With all these new sources of inspiration, the demands on your time, and all the cleaning that you find yourself doing, the type of art you want to make may change. For me, instead of making my usual time-consuming, labor-intensive installations, I now feel like making simple drawings with pen and paper, or maybe even doing some photography and photo-collage. Those art forms are easier to start and stop than the type of installation art I normally do, faster to complete, and less messy. I have always also enjoyed writing, so resuming my blog is sort of like a casual form of art.
5. You want to de-clutter
All artists know that we sometimes struggle with mild to severe hoarding. The "studio" in my house has mostly been a room where I stash potential art materials such as boxes and bags of newspaper, magazines, rope, fabrics, paint swatches, discarded wood, cardboard, broken furniture and whatever old knick-knacks that for some reason seemed meaningful or interesting enough to save. Now that I have a baby, I am determined to finally go up there and trash or recycle most of it. I'm of the mindset now that the fewer things I have, the better. I don't need much; the baby doesn't need much; what's most important now is a healthy routine and a healthy place to live. Everything else just gets in the way.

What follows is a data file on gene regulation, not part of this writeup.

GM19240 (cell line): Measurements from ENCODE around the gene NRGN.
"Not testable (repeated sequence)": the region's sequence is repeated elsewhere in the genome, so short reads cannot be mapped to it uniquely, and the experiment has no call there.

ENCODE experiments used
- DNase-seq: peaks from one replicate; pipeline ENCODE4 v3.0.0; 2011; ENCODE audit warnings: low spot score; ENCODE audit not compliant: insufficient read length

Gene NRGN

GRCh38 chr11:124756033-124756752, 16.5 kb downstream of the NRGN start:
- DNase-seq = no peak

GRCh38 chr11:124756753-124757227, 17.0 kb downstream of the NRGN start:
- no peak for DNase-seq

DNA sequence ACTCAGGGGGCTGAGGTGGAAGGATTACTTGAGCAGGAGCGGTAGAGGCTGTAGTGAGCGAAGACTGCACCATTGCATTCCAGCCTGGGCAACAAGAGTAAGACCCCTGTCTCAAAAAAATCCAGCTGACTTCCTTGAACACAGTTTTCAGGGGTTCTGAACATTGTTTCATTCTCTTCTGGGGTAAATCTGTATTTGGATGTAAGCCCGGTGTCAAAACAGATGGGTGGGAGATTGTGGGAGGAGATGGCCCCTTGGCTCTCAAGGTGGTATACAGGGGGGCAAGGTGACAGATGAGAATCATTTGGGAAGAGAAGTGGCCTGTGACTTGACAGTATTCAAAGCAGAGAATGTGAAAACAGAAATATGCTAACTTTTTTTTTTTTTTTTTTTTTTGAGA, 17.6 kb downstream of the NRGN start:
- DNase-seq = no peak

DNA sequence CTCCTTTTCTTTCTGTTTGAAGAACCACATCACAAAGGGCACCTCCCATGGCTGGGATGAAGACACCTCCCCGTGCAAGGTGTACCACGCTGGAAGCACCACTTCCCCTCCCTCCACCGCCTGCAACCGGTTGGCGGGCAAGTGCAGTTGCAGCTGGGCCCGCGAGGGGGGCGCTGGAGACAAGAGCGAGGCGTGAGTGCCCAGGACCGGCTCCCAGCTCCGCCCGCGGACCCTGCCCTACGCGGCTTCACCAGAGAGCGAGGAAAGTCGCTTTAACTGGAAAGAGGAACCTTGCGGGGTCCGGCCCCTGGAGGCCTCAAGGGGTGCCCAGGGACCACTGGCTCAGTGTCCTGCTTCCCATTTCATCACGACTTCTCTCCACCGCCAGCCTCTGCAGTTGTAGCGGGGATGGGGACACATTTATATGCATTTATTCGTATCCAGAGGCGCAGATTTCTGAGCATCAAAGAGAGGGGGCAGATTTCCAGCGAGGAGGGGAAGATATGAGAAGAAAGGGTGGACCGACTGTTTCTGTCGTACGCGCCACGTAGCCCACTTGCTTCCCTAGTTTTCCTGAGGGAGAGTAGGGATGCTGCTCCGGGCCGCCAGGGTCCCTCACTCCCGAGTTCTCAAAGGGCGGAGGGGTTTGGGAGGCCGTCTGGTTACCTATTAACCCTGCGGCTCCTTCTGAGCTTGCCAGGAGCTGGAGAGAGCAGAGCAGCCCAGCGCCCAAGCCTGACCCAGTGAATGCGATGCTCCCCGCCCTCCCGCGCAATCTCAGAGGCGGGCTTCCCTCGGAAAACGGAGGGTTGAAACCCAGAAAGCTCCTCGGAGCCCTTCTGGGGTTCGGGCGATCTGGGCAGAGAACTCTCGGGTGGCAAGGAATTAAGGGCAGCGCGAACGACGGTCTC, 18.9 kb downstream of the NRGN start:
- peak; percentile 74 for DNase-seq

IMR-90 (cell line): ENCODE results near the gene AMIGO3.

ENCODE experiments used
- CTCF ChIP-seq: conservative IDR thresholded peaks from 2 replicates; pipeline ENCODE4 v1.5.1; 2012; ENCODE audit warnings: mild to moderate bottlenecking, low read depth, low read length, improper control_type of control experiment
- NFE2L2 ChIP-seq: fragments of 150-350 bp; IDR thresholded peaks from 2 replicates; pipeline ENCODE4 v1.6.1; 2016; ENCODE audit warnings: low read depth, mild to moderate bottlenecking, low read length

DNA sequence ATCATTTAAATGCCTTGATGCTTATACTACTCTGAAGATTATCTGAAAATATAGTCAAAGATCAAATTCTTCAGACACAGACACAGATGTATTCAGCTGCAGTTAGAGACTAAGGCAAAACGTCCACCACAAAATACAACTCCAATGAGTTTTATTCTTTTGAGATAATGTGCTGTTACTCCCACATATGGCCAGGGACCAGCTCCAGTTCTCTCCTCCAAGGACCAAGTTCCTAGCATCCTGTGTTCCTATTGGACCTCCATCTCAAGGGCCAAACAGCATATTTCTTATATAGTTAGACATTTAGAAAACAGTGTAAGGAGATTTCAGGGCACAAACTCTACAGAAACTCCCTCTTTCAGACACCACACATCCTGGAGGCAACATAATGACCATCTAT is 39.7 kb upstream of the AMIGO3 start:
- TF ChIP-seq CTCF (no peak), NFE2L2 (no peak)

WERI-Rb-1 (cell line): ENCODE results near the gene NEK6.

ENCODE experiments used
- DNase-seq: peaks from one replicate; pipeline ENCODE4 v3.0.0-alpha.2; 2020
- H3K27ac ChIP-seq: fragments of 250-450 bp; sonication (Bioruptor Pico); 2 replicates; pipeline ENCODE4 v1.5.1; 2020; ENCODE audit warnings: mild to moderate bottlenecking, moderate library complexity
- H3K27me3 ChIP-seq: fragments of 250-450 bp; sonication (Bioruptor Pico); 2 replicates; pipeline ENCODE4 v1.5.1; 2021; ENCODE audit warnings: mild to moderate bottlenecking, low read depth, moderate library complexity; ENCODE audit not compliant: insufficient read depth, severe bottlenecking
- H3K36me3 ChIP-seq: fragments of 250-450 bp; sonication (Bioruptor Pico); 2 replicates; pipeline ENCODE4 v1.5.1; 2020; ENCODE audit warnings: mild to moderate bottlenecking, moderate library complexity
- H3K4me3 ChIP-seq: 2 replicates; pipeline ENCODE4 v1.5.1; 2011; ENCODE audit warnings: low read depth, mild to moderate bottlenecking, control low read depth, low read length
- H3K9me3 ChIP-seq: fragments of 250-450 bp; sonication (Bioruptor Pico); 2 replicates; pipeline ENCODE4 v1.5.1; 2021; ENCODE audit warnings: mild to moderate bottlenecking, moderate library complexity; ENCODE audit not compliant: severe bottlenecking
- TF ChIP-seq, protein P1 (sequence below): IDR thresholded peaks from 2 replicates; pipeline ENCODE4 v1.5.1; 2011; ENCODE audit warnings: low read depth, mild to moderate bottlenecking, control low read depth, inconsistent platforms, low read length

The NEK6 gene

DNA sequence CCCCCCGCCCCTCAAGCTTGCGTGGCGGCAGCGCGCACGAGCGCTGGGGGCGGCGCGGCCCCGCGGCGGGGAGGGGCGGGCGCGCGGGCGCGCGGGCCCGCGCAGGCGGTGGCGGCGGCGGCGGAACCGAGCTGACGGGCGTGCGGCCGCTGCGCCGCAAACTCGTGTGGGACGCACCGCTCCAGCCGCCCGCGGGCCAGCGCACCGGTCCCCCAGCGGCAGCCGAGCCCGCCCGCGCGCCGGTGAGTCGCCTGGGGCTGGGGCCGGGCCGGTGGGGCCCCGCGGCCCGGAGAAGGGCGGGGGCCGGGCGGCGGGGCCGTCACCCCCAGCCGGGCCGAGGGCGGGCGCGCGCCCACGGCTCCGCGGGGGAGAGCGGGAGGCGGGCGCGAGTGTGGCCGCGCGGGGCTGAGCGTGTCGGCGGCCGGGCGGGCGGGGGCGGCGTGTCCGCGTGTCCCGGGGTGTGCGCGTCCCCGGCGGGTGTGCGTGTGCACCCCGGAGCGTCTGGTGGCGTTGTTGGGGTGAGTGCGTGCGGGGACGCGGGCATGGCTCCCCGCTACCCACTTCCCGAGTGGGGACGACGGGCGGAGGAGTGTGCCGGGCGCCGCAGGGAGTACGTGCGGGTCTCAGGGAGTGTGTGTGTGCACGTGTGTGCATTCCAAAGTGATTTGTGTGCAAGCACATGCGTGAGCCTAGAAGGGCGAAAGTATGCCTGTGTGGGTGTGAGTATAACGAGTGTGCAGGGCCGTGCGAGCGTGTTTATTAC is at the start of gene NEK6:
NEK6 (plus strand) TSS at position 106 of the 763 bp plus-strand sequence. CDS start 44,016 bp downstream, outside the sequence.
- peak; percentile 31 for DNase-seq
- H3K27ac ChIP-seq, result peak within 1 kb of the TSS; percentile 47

6. You try to think of ways to get your kid involved
Now that you have a baby, before you make any move, one question comes up: what am I going to do with the baby? You will ask this question at every turn--when you want to wash the dishes, when you want to take a shower, when you want to go for a run, and when you want to make art. Some parents decide to involve their children in their art projects. One of my favorites is Queenie Liao who crafts scenes with her sleeping baby using blankets and other props: